Swansea welcomes Siavonga teachers and students to the city

A Swansea University project has welcomed Zambian teachers and students to the city as part of the Swansea-Siavonga Partnership which aims to support people living in poverty both in Swansea and Siavonga, Zambia, and is part of the student run volunteering organization Discovery SVS.

Zambian flag

Eight Zambian teachers have travelled to the city for a trip funded by the British Council to gain experience of different teaching methods, pupil participation, school councils and how schools in Swansea take a lead role in other interventions where necessary to ensure the welfare of the child. 

Christine Watson MBE, Managing Director of Discovery said: “It was such a delight to be able to show the teachers how Swansea prepares its’ young people for the future. Knowing how resource-poor the schools are in Siavonga it is a challenge for them to offer such opportunities to their children but they say they have gained much support and many ideas from being here"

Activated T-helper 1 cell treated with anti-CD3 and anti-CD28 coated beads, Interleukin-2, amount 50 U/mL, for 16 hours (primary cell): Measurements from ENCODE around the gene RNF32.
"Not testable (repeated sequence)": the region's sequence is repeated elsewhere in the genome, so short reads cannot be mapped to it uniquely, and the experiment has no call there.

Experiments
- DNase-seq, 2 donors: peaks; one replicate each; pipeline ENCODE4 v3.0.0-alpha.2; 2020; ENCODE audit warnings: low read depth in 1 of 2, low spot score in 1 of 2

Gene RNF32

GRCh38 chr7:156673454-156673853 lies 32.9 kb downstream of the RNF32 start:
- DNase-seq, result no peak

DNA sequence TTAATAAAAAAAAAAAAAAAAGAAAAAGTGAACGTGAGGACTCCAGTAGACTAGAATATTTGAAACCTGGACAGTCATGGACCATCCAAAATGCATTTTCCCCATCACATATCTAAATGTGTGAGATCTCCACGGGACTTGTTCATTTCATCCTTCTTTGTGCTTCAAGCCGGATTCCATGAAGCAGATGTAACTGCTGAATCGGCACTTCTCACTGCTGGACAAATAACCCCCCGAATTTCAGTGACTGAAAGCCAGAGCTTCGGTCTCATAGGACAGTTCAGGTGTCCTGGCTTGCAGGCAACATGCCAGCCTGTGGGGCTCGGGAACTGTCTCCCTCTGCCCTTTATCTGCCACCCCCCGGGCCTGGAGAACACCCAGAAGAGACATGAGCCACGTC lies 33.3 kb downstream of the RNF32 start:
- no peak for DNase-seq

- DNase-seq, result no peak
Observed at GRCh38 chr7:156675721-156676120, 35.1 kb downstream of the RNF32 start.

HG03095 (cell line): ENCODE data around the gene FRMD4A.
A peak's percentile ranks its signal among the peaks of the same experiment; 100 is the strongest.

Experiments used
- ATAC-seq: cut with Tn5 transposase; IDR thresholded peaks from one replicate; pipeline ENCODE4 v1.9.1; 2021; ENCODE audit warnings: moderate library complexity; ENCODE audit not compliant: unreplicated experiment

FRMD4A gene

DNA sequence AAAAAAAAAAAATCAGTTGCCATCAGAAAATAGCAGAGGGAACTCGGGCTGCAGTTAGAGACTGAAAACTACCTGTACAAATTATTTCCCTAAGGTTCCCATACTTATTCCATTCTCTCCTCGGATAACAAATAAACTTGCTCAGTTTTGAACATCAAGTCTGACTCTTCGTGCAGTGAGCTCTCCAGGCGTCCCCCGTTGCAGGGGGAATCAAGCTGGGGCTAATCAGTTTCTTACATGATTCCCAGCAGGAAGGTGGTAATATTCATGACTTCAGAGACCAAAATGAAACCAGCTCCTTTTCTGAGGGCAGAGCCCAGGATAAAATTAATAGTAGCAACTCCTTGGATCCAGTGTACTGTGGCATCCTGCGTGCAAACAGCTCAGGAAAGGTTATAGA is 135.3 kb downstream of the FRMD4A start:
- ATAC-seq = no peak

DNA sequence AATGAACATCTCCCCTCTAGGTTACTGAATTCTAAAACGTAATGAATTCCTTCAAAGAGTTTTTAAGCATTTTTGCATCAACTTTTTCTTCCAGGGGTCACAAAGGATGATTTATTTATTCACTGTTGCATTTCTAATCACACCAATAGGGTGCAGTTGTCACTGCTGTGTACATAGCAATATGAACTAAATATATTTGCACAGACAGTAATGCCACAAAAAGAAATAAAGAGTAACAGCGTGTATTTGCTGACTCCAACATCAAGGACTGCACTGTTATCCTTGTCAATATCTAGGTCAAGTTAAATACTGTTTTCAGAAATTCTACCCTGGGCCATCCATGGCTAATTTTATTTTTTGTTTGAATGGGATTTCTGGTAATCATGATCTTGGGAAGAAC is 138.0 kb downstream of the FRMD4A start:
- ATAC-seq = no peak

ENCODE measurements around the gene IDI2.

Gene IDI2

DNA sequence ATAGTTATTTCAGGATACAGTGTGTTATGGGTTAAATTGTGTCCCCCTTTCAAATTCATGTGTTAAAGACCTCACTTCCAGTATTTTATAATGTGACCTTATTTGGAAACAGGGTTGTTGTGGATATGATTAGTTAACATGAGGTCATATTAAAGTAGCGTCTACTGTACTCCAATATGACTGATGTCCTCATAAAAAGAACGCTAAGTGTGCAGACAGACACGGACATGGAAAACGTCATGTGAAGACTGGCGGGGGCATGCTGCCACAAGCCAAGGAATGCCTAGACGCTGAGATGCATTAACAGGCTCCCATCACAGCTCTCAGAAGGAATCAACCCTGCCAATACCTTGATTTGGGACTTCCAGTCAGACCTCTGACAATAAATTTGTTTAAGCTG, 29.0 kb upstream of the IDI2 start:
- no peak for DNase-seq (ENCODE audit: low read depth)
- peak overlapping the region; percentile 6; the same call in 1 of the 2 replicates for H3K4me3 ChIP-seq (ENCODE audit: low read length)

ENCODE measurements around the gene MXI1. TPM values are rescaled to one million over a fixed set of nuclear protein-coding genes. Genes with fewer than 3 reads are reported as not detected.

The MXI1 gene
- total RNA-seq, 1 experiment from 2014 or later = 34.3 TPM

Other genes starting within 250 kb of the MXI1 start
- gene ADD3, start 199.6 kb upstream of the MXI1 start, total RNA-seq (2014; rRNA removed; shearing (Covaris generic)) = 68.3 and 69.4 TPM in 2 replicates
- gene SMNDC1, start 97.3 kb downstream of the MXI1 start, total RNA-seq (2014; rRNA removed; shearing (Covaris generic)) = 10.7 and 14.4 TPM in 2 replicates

Swansea Siavonga project Swansea student Charlie Trotman (pictured far left) will be helping to settle two student volunteers from the Swansea-Siavonga Partnership  who will spend a fortnight working with the student volunteers at the Discovery project. Charlie, who is studying for a Masters degree in Communications, Media Practice and PR at the College of Arts and Humanities, recently returned from Siavonga, and now plans to volunteer with the Voluntary Service Overseas (VSO) as part of International Citizen Service (ICS) which brings young people together to fight poverty and make a difference where it is needed most.

 

Visit Charlie’s JustGiving page

View Charlie’s pictures

Read Charlie’s blog

Charlie said: “I am looking to raise donations to help to fund my ICS volunteering because of what I learned in Siavonga.  While I was seeking a new experience abroad, the people of Siavonga are seeking to simply get by and this was made clear to me when I went to the rural villages and met women who regularly walk miles for water and crushed stones to earn a living. My Siavonga experience has proven to me that it’s not always about where you go, but who you are with.  Meeting a community so happy with their daily lives despite the hardship has humbled me and made me appreciate what we have in Britain.”

Pictures courtesy of Charlie Trotman